Global convention call for more positive and forward looking approaches to risk management

Global Convention on Corporate Ethics and Risk Management

Corporate Ethics and Risk Management in an Uncertain World

18th February, 2017

Bombay Stock Exchange, Dalal Street, Mumbai, India

Plenary Session X Special Valedictory Session (Conclusions and Recommendations)

Prof. Colin Coulson-Thomas*

Some of the key terms that we have been using at this convention mean different things to different people. We and those we are seeking to help and support would benefit from a shared understanding of what we mean by terms such as ethics, risk and culture.

Increasingly, contemporary organisations are networks of voluntary relationships built upon trust. People and organisations tend to trust those who treat them fairly and who act with integrity.

Integrity and ethical conduct are more than a nice to have. We recognise them when we see them. We also notice and alert others to their absence. Instinctively knowing what the right thing to do is and being able to act as a role model should be key criteria for the selection and appointment of directors and leaders.

In relation to both ethics and risk, we need to be realistic and accept the limitations of our current practices and the dangers of using out-of-date approaches and models. We need to anticipate challenges and failures and be prepared to handle them and both recover and more forward.

Risk is too important to just be left to a small group of professionals in a head office environment. Too often those in the front-line who are closest to emerging issues leave identifying, assessing and addressing them to specialists.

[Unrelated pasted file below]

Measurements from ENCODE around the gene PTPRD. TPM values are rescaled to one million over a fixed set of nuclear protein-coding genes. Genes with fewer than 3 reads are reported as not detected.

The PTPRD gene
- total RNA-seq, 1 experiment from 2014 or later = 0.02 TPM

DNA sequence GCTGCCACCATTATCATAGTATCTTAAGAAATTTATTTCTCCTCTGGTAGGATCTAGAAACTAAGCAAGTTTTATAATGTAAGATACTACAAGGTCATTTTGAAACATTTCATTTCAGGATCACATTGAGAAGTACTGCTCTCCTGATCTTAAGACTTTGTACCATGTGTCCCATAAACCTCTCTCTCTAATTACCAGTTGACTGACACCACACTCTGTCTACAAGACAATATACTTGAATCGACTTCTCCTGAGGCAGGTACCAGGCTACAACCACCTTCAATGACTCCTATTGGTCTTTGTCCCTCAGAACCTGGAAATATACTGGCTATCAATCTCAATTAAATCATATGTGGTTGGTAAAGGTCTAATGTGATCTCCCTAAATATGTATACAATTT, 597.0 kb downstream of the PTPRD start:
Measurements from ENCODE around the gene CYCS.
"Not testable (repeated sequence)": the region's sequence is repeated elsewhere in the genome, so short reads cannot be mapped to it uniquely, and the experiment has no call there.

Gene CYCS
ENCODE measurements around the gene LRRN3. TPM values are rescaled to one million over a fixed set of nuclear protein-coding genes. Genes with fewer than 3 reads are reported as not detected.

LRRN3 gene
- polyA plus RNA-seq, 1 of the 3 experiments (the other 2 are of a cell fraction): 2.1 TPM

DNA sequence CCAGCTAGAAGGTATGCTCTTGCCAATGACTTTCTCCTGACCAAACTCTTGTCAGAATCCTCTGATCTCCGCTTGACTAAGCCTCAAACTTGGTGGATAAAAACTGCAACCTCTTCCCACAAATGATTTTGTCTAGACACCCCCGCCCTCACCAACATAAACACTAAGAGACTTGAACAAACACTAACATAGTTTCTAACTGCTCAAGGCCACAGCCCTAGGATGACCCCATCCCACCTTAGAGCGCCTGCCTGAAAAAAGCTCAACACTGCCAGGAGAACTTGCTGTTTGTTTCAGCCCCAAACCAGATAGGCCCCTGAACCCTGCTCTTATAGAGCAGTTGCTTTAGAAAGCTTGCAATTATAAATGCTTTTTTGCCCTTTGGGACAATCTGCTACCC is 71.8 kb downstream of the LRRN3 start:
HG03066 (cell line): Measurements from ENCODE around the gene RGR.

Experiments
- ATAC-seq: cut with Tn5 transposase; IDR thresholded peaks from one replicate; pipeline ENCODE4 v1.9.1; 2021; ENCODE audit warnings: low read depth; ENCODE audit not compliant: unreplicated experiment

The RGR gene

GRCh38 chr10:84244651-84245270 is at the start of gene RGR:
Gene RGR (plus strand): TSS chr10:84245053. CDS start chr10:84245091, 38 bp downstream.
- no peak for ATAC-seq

No-one may have experience of a new and unexpected development. Risk needs to be seen as an aspect of a much wider range of roles from the bottom to the top of an organisation. How it is handled needs to be built into systems, processes and tools in a way that can be quickly updated.

Communications relating to risk need to be two-way and all those involved should be vigilant and open-minded. Opportunities should be explored for using personalised performance support to make ethical and risk guidance available on a 24/7 basis whenever and wherever required, including when people are on the move.

Acknowledgement and understanding of ethics and risk should be an integral element of school education. It should have an important place in the curriculum of business studies and business school courses. It should be an integral element of the preparation of the members of most if not all professions. Priority should be given to handling ethical and risk dilemmas and incorporating ethics and risk in decision making.

Education for risk should avoid portraying risk as negative – as a problem. Risk should be viewed positively and seen as an aspect of life, as an integral element of entrepreneurship and as an enabler and an arena of opportunity.

Risk management is more than avoiding downsides, costs and losses. It is about creating a better future. We need to look at what we can do to help customers and others to cope with risks they face and so turn their challenges into business opportunities.